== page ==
SOC Economic Model - Part 1

For more background on SOC and the model, see Self-Organized Criticality and Economic Applications


from matplotlib import pyplot as plt
import numpy as np
import os
import plotly
import plotly.plotly as py
import plotly.graph_objs as go
#from SOCEconModel import *

model_file_path = os.getcwd() + '/'
model = SOCEconModel(1000,3,.4,.2,do_rewire=False,fix_demand=False)


Variable setup for storing income and demand 

Now let's set up some variables to store the income and demand information from the model run that we are interest in analyzing, and runs the model. This is done outside the file because we want to separate the core model functionality from the analysis of model results. We might want to instantiate multiple models with different parameters, run them all, and track income and demand separately for each one.

We set up a list for income data, and one for demand data, and set the number of model steps. Each list entry will be a tally of income (or demand) for one model period or step. The for loop calls the model's step() function num_steps number of times, and after each step appends demand and income data to our lists:

For running the model outside a notebook, use (which contains code similar to the above).

income, demand, num_steps = [], [], 200
for i in range(num_steps):
    #model.period_income = 0


income_long_avg = np.convolve(income, np.ones((int(num_steps/40),))/int(num_steps/40), mode='valid')
income_short_avg = np.convolve(income, np.ones((int(num_steps/200),))/int(num_steps/200), mode='valid')
demand_coverage = sum(income)/sum(demand)


Plotting The Data - Basics

Now let's look at some plots of the income and demand data. We create a figure and some lines, add axis labels and set the y-axis limit to 0, and then display the plot. The if statement gives us two sets of lines, one for short runs (< 5000 steps) and one for longer runs - this is because for longer runs, the noise in income will look messy when plotted.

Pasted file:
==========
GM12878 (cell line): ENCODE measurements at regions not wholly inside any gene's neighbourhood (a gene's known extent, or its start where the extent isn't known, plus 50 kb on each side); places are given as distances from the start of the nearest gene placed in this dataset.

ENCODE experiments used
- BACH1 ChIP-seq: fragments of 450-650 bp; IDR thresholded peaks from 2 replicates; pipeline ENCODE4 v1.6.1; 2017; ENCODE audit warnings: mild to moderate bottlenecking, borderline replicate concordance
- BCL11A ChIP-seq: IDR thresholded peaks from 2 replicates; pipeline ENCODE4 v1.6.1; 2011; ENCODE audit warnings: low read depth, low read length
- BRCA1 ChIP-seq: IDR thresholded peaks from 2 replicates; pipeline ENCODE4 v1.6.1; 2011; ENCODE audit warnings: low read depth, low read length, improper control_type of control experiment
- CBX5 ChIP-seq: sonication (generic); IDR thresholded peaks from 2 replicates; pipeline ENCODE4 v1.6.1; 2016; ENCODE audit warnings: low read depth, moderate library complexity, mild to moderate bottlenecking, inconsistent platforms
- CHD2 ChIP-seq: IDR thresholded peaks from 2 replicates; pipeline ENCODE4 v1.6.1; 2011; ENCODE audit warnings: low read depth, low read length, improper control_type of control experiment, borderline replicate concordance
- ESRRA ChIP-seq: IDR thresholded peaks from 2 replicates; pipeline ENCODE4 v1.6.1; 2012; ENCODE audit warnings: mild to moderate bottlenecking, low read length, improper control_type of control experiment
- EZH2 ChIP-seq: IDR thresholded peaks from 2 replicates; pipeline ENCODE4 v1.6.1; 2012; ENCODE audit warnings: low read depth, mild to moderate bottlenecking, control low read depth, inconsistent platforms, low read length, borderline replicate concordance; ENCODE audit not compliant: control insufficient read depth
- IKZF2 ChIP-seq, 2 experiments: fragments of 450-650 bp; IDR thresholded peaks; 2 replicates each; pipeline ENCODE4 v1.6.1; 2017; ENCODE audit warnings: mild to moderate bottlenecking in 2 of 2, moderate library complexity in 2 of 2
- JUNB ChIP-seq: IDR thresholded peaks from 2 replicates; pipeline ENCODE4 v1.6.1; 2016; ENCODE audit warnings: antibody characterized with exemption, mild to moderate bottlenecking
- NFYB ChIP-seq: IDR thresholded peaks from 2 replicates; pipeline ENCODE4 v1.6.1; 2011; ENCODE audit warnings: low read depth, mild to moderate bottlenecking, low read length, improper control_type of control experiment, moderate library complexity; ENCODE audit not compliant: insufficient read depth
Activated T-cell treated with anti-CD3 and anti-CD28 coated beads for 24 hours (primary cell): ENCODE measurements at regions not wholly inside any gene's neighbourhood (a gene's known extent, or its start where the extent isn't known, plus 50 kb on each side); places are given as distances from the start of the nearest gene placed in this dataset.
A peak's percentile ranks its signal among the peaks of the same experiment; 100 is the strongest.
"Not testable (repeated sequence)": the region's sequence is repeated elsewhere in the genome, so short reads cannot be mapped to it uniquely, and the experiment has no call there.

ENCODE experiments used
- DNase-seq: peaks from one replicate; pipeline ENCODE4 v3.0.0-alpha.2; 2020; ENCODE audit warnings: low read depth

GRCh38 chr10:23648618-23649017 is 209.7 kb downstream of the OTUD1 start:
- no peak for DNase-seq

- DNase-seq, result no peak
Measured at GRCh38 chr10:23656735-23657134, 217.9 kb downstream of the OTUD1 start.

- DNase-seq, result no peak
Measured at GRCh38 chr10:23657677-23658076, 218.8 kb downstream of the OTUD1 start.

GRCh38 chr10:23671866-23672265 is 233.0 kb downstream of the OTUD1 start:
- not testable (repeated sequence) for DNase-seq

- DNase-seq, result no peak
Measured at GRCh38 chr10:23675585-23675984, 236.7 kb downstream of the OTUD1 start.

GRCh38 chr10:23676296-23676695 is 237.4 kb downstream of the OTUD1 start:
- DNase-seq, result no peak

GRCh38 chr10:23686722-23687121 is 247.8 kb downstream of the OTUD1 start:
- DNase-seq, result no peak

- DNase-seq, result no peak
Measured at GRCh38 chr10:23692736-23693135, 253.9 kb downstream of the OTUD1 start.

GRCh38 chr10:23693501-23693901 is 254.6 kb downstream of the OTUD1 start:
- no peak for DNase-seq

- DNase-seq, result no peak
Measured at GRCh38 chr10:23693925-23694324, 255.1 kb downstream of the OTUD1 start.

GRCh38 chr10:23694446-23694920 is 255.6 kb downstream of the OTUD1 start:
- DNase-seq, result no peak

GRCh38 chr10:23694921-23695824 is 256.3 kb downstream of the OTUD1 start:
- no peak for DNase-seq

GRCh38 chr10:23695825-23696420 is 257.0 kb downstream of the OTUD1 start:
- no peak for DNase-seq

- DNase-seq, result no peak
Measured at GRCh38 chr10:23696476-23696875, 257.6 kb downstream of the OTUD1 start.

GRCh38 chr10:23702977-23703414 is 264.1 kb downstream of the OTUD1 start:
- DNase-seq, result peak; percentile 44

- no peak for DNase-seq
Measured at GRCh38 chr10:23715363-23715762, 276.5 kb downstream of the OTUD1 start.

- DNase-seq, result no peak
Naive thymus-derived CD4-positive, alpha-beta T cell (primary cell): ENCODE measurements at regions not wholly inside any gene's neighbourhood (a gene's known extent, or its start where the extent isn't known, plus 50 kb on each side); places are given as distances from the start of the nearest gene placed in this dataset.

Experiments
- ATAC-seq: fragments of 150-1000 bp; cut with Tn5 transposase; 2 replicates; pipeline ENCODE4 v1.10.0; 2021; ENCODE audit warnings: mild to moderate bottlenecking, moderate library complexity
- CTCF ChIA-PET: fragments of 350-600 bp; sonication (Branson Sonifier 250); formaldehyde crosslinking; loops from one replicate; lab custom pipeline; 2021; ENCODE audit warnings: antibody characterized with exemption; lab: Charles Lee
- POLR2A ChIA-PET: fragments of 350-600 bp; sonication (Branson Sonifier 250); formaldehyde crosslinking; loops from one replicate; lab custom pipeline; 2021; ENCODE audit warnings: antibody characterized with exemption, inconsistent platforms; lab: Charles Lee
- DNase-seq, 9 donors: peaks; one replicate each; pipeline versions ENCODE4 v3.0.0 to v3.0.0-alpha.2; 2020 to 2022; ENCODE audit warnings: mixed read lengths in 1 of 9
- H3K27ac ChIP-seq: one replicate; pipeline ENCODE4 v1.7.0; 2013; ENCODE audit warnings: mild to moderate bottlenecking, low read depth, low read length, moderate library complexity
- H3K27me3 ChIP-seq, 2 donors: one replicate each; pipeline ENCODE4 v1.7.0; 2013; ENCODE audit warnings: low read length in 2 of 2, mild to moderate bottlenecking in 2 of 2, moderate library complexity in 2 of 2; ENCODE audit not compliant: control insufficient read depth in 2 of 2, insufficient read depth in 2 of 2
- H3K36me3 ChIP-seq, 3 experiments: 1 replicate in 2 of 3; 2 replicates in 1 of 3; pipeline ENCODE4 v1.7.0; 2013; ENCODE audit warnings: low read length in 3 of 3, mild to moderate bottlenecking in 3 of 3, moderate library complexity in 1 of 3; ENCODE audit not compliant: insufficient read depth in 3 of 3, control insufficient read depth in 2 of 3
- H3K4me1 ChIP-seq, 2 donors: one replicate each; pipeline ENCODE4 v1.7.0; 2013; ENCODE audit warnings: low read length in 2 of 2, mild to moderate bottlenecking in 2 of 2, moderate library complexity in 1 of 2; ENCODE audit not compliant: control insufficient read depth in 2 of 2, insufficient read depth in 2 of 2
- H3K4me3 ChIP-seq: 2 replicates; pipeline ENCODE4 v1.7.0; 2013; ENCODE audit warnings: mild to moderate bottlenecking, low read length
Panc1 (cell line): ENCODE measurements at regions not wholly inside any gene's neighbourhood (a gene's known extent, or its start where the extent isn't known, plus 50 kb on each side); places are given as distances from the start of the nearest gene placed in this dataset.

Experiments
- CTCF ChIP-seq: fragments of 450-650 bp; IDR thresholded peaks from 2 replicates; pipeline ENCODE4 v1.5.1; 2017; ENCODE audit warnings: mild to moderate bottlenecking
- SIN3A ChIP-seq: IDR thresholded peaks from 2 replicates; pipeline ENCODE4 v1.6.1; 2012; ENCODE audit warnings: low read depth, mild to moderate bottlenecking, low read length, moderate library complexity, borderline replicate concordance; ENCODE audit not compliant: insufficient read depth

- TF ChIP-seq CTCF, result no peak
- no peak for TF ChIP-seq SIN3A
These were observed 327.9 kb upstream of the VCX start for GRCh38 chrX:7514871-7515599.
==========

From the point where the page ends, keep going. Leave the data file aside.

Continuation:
This version of the plot uses matplotlib.

#matplotlib version
fig = plt.figure(1,figsize=(6,3))
long_steps = 5000

if num_steps <= long_steps:
    income_line, = plt.plot(income, label='Income')
    demand_line, = plt.plot(demand, label='Demand')
    income_avg_line, = plt.plot(income_long_avg, label='Income average')
    plt.legend([income_line, demand_line,income_avg_line], 
               ['Income', 'Demand', 'Average Income'],loc='best')
    income_short_line, = plt.plot(income_short_avg, label='Line 2')
    demand_line, = plt.plot(demand, label='Line 1')
    income_long_line, = plt.plot(income_long_avg, label='Line 1')
    plt.legend([income_short_line, demand_line,income_long_line], 
               ['Income (short avg.)', 'Demand', 'Income (long avg.)'],loc='best')

plt.xlabel('Simulation time')
plt.ylabel('Units of product')


Using Plotly

Here's some code and a similar plot, this time using Plotly instead of matplotlib. Dash and Plotly make is easy to build beautiful web-friendly applications using interactive data visualization. Play around with the plot below - you can zoom, select an area to view in detail, turn lines on and off by clicking in the legend, and more. This plot is visually more appealing, and it's more useful. What's really cool is that whenever you create plots in your code, Plotly automatically saves them to your account for later use. This was originally generated in a Jupyter notebook, but now is available in my saved plots at the plotly site. All I had to do was include a small code snippet (see below). 

#plotly version'gdcutting', api_key='yWyh8TNVw5Qcrwpru9kT')
scatter_x = list(range(num_steps))

trace0 = go.Scatter(
    x = scatter_x,
    y = income,
    mode = 'lines',
    name = 'Income'

trace1 = go.Scatter(
    x = scatter_x,
    y = income_short_avg,
    mode = 'lines',
    name = 'Income (short avg)'

trace2 = go.Scatter(
    x = scatter_x,
    y = income_long_avg,
    mode = 'lines',
    name = 'Income (long avg)'

trace3 = go.Scatter(
    x = scatter_x,
    y = demand,
    mode = 'lines',
    name = 'Demand'

layout = go.Layout(
        range=[0, max(max(income), max(demand))])

if num_steps <= long_steps:
    data = [trace0, trace2, trace3]
    data = [trace1, trace2, trace3]

fig = go.Figure(data=data, layout=layout)
py.iplot(fig, filename='SOCModel-basic')


Here's the embed code:

<a href="/ ~gdcutting/16/?share_key=elPbdRQxSRt5OdiUEdZWZu" target="_blank" title="SOCModel-basic" style="display: block; text-align: center;"><img src="/ ~gdcutting/16.png?share_key=elPbdRQxSRt5OdiUEdZWZu" alt="SOCModel-basic" style="max-width: 100%;width: 600px;" width="600" onerror="this.onerror=null;this.src=' ';" /></a>
<script data-plotly="gdcutting:16" sharekey-plotly="elPbdRQxSRt5OdiUEdZWZu" src="/ " async></script>